In this business model it seems like creating and maintaining (updating) good key words that are targeted to the customer(s) is wise. For example, when swine flu blew on the scene I went in and located various pig images and spiffed them up with a few new key words such as "swine flu" and others references. Oh, if I had been quick I would have pulled out photoshop and slapped a surgical mask on one of them for the local hospital or newspaper.

    I sent a test batch to Keedup and I was very impressed with what they sent back. Never in a million years would I have come up with some of the words they provided. They not only addressed the specific interests of marketers such as copy space but they also hit the emotional, visual, and conceptual information as well. The decision to open up my processes to them is so recent I cannot say if sales have changed -- truly its <1month. But, I do believe that the development of standards for key wording is one way to help photographers and all who manage visual content. I work in public health data systems and to some extent based on my experience with national size data systems I think we would be better off if one layer of keywords for a picture could be applied almost algorithmically using standards that all could choose to follow (taxonomic descriptions, overall emotional tone, color, number, and the like) and then a second layer that allowed for creativity, a big vocabulary, and up-to-the minute changes.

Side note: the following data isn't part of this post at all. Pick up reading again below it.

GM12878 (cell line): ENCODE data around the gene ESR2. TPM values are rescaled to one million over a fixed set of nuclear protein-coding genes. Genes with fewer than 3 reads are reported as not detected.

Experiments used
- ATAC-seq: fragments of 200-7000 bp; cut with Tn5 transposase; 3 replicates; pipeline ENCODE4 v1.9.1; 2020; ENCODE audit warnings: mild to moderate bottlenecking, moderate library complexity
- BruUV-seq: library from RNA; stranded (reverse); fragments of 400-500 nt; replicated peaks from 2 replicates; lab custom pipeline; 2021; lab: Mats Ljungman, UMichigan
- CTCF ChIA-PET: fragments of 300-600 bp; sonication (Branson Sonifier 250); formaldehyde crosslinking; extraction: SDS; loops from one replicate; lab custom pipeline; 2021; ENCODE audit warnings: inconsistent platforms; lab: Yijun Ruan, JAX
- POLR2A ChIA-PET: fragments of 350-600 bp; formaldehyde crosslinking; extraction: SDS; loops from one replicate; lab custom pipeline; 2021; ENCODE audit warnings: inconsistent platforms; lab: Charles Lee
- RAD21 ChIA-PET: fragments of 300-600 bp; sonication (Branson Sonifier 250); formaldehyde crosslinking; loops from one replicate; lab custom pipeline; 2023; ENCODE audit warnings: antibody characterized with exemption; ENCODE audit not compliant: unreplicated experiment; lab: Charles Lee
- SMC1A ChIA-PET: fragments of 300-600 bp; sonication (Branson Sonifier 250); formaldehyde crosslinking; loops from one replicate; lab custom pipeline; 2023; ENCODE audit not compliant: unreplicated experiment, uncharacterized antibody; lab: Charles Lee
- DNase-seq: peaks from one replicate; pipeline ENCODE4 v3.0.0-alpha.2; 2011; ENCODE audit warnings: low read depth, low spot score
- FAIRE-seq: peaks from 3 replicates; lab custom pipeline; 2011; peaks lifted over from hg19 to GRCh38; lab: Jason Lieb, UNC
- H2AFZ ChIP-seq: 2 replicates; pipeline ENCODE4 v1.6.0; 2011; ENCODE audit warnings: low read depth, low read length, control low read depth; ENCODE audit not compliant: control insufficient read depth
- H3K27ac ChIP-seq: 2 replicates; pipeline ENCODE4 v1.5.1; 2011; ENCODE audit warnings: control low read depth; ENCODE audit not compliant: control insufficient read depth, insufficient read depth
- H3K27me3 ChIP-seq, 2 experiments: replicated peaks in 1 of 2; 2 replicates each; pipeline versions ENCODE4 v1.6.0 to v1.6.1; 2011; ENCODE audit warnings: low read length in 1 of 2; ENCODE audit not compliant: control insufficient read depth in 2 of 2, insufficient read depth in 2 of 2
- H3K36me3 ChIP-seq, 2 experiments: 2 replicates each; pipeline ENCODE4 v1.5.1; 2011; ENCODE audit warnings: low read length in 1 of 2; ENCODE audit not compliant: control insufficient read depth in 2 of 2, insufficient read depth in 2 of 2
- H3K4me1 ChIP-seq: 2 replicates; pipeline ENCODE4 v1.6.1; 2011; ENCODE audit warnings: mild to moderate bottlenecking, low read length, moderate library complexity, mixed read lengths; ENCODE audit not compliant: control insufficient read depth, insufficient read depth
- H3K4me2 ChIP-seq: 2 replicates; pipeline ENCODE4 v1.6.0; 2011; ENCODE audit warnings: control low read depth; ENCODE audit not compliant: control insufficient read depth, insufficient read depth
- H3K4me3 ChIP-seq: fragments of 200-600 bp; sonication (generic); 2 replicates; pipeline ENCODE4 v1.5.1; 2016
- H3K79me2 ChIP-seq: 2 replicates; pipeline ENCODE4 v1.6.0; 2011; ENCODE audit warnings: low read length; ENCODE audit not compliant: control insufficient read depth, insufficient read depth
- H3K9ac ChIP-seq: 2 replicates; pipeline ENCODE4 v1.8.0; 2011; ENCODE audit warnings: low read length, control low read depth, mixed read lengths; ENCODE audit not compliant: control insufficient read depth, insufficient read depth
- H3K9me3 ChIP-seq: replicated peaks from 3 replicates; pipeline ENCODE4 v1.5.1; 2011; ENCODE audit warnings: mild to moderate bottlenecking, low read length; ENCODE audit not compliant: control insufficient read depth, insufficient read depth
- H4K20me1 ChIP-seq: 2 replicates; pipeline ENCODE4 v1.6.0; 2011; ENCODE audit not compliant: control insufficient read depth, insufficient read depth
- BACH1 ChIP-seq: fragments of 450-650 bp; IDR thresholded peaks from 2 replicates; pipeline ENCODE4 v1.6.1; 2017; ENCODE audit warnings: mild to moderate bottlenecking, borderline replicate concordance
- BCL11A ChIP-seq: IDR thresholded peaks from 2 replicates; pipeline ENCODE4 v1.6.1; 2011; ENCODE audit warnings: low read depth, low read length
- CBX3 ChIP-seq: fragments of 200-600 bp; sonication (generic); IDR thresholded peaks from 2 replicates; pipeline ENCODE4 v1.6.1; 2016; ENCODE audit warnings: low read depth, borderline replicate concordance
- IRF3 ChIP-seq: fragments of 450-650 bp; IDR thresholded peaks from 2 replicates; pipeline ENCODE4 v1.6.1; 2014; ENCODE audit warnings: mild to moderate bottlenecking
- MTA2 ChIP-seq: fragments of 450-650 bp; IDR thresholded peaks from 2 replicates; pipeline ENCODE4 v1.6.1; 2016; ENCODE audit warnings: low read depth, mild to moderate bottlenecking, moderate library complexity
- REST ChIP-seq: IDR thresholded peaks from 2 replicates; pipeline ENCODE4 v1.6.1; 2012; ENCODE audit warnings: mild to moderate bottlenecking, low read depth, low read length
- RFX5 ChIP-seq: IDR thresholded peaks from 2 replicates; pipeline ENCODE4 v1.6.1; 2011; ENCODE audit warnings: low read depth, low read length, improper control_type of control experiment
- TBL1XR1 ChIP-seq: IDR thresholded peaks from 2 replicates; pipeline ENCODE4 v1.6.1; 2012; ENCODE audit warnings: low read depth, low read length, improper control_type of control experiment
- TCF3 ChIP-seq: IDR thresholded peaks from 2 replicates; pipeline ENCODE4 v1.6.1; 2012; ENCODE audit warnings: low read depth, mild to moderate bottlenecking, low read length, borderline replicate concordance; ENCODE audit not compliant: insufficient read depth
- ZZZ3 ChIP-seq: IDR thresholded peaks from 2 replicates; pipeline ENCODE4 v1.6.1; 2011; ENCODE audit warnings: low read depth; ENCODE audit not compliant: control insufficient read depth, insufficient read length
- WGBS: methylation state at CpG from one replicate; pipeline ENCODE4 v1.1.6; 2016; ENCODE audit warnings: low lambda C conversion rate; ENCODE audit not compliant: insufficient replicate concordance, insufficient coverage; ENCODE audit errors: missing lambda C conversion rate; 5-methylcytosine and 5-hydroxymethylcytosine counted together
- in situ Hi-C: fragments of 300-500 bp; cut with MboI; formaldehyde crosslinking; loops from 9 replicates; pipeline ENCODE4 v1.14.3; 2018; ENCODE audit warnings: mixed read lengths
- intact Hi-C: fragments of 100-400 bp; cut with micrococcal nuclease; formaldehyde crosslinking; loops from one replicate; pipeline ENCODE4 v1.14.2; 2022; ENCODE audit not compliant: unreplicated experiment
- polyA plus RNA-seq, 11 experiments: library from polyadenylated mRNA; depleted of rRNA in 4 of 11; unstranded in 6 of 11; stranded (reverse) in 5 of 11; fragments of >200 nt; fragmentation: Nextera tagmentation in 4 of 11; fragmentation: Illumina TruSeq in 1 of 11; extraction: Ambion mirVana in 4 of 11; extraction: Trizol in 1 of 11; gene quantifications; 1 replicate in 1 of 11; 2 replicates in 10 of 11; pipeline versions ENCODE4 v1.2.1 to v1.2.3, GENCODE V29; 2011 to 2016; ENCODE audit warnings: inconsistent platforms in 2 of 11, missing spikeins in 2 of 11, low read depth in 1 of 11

It is in our best interest that our customers and agents apply some kind of standards to categorizing and key wording images and to the extent that our advocates and agents can do we should teach these standards to the customers or make it easy for them to use the basic algorithms. This could avoid the need to re-key word images to new standards, different agencies, and could be used to develop ever better tools to help us market.

    For these standards to live up to their potential they will need input and "approval" from many key sources, careful field testing, and short and long term evaluation so that in the end we have guidelines and perhaps tools that are robust and widely used.

    I will say that the product I am getting back from Keedup has helped me be more knowledgeable about key wording in general and I use this information for other pictures aiming for economic efficiency. I will see how my test plays out and in time I will know if I have hit on a great idea and partners or not. For those that cannot bear another agency or step that costs money then perhaps we might think of it like writing and remember that it is a process that is improved by good review and input. The more feedback we can get about our keywords on images from those who buy and sell them the better.

    Keedup may serve to benefit greatly by their forward thinking on this issue but if their standards are good and catch on then other agencies will also benefit that look to do what they are doing.


    Sharon McDonnell
    Gay Bumgarner Images
    Peacham VT